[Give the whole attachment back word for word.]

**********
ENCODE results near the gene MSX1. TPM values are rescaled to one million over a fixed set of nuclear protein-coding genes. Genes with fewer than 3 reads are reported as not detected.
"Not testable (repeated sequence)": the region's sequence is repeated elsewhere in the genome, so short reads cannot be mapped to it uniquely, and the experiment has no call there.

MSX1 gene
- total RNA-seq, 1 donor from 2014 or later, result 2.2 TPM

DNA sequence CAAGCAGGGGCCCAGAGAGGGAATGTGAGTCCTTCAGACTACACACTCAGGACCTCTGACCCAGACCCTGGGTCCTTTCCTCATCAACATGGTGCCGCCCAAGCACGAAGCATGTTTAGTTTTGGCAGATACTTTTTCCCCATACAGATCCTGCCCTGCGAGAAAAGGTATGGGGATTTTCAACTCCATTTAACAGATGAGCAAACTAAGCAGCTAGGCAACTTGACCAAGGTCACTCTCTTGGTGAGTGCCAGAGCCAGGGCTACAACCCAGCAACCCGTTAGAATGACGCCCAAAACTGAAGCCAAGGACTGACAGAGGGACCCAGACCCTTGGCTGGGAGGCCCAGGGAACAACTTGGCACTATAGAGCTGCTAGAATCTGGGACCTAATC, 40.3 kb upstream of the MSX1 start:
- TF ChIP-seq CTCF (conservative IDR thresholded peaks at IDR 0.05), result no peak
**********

ENCODE results near the gene MSX1. TPM values are rescaled to one million over a fixed set of nuclear protein-coding genes. Genes with fewer than 3 reads are reported as not detected.
"Not testable (repeated sequence)": the region's sequence is repeated elsewhere in the genome, so short reads cannot be mapped to it uniquely, and the experiment has no call there.

MSX1 gene
- total RNA-seq, 1 donor from 2014 or later, result 2.2 TPM

DNA sequence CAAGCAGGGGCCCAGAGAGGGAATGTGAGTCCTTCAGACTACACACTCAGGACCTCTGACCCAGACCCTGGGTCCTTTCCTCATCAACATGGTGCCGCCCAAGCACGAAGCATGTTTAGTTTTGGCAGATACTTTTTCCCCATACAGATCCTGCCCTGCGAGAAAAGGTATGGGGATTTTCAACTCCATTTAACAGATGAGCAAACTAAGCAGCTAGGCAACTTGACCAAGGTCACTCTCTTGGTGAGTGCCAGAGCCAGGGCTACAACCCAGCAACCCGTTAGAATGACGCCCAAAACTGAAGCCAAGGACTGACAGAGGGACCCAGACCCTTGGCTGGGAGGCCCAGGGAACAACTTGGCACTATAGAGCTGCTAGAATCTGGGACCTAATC, 40.3 kb upstream of the MSX1 start:
- TF ChIP-seq CTCF (conservative IDR thresholded peaks at IDR 0.05), result no peak